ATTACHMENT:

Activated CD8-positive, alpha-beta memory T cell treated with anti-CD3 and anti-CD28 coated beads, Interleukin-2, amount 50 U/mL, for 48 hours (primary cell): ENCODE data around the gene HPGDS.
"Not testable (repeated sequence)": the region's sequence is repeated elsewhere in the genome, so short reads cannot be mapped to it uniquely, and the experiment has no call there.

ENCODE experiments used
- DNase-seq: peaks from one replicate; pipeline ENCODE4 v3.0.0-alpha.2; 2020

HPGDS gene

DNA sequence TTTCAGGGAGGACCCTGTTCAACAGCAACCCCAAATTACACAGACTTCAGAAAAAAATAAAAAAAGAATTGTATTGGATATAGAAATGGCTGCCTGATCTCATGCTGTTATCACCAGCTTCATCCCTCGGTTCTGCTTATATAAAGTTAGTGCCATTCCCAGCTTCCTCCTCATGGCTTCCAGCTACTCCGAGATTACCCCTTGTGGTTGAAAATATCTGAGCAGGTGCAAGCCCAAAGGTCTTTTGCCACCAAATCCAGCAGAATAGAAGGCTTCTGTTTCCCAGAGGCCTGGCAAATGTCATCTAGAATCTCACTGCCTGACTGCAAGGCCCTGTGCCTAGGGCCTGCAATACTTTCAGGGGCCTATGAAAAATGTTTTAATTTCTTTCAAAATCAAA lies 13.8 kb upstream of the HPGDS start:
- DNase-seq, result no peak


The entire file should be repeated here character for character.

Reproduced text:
Activated CD8-positive, alpha-beta memory T cell treated with anti-CD3 and anti-CD28 coated beads, Interleukin-2, amount 50 U/mL, for 48 hours (primary cell): ENCODE data around the gene HPGDS.
"Not testable (repeated sequence)": the region's sequence is repeated elsewhere in the genome, so short reads cannot be mapped to it uniquely, and the experiment has no call there.

ENCODE experiments used
- DNase-seq: peaks from one replicate; pipeline ENCODE4 v3.0.0-alpha.2; 2020

HPGDS gene

DNA sequence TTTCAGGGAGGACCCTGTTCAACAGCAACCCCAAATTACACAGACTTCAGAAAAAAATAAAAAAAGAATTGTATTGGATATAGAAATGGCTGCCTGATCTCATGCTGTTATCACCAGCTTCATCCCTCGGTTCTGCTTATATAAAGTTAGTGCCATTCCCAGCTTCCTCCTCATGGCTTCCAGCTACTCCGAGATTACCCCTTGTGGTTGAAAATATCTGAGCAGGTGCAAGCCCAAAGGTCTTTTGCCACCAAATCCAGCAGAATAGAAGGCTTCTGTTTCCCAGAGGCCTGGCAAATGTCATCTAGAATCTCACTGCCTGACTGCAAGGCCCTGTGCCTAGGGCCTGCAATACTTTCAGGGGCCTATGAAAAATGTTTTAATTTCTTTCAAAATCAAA lies 13.8 kb upstream of the HPGDS start:
- DNase-seq, result no peak